On September 3, the Dakota Access pipeline company attacked Native Americans with dogs and pepper spray as they protested against the $3.8 billion pipeline’s construction. If completed, the pipeline would carry about 500,000 barrels of crude per day from North Dakota’s Bakken oilfield to Illinois. The project has faced months of resistance from the Standing Rock Sioux tribe and members of nearly 100 more tribes from across the U.S. and Canada.

I got maced twice, I got bit by a dog I was [at the] front line.Where did you get bit? I got bit on the ankle over my boots, so I told him they needed to leave, but the the guy didn’t believe me, so he don’t want to listen. He, uh, stuck his hand out, and he maced me, this other guy, and I think he maced a lady, too.

Then, they tried getting the dogs on us. I was just standing there, I wasn’t really doing nothing. That dog ran up on me and it bit my – around my ankle.

You pushed them back, though? Yes.

Why is this such an important fight to you?

Because, water is life. Like I said, without water we all wouldn’t be here, these plants wouldn’t be here, there’d be no oxygen, we’d all die without it. I wish they’d open their eyes and have a heart to realize you know if this happens, we’re not going to be the only ones that’s gonna suffer, they’re gonna suffer too. What tribe are you with? I’m Oglala Sioux, full blood. From? Pine Ridge Reservation.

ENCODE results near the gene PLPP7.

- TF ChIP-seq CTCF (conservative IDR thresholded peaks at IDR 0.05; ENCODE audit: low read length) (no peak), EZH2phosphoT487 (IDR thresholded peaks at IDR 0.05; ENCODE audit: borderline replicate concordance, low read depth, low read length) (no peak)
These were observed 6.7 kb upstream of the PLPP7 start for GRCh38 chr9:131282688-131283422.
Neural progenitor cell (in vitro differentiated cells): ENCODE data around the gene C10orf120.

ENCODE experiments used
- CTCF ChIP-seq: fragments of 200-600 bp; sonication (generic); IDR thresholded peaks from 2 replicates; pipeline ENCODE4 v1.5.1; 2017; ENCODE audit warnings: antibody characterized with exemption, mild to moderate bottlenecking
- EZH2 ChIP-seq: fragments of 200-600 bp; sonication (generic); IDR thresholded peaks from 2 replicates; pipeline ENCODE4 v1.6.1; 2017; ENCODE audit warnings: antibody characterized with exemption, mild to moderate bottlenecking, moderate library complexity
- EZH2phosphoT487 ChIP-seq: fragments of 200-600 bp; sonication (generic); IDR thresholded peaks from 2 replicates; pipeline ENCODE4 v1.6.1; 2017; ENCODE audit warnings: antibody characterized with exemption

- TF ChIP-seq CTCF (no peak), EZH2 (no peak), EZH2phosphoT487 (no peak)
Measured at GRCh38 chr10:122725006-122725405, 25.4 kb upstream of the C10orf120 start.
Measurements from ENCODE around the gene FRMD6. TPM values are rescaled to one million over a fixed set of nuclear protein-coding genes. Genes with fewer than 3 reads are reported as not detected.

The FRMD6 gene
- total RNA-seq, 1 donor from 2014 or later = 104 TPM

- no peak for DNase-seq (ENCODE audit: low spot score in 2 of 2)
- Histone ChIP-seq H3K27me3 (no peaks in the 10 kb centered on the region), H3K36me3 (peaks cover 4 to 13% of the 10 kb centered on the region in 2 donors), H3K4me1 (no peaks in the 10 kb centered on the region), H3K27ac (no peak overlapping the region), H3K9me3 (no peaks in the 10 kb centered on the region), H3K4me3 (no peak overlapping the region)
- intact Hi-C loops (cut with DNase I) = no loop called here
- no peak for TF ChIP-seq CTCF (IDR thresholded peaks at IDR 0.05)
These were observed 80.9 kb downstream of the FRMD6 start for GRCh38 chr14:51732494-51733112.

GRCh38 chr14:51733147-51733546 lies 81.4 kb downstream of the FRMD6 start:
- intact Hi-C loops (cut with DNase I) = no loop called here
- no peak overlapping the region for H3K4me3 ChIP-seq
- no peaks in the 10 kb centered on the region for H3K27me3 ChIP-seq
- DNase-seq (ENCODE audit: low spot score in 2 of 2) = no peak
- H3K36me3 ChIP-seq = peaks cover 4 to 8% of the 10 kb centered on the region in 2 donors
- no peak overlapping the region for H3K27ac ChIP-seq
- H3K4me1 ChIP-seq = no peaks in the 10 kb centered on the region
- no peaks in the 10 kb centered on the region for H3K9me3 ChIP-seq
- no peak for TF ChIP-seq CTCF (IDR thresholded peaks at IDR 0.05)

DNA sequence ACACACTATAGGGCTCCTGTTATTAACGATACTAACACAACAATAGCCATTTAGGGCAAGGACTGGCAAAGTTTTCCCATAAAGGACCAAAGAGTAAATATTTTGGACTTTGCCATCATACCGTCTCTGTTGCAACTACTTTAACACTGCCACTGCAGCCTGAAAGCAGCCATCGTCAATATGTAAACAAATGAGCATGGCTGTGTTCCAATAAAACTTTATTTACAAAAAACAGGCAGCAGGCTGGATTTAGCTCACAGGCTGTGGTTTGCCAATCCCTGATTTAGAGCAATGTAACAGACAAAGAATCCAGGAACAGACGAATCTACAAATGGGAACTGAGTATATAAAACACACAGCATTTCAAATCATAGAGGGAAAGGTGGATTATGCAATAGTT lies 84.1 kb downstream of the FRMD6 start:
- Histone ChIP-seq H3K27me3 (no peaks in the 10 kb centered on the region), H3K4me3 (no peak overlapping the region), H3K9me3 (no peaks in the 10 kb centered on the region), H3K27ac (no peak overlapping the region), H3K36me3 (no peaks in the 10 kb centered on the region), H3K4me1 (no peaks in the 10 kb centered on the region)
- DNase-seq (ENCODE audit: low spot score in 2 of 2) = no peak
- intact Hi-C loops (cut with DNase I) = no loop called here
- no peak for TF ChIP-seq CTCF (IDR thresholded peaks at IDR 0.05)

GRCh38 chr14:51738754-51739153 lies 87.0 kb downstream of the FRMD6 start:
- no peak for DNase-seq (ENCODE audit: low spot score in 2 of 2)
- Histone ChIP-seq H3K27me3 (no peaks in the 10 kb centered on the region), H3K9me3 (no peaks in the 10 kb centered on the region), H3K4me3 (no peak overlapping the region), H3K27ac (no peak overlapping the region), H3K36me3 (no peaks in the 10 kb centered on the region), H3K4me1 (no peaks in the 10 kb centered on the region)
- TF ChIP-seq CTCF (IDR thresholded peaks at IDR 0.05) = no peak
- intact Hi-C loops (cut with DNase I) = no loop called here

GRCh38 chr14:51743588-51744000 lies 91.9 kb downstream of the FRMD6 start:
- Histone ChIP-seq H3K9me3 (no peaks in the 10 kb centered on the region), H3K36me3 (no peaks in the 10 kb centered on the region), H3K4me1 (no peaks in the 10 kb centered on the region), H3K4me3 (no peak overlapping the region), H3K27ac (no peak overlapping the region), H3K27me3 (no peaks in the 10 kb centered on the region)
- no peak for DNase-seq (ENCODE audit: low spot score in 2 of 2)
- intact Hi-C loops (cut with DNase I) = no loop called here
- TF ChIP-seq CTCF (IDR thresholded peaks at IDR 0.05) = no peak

No one owns this land! This land belongs to the earth. We’re only caretakers. We’re caretakers of the earth.

Do you feel like you won today?

We win every day when we stand in unity, we stand and we fight.

How do you feel?

Feel great.

What did you accomplish today?

Protecting our water. That’s what we were here to do, and that’s what we did.

Where are your horses from? Coal Creek, South Dakota. And you came from there? Yes, ma’am. And so, describe the scene to us.

We protected our water, and we did a good job at doing it. Thank you.

Katrina Coravos asked that this be shared.

Amidst the turning of violence yesterday, we recognize that we must pray more- we must pray for peace, for truth, for love to prevail. We are behind the warriors here as they stand strong against the machines. WE are behind them with love, prayer, and calling in the ancestors that walk with us to help and guide us.
Make no mistake: the construction company unleashed the dogs on the people. This was an act of violence- both on the people and on the dogs.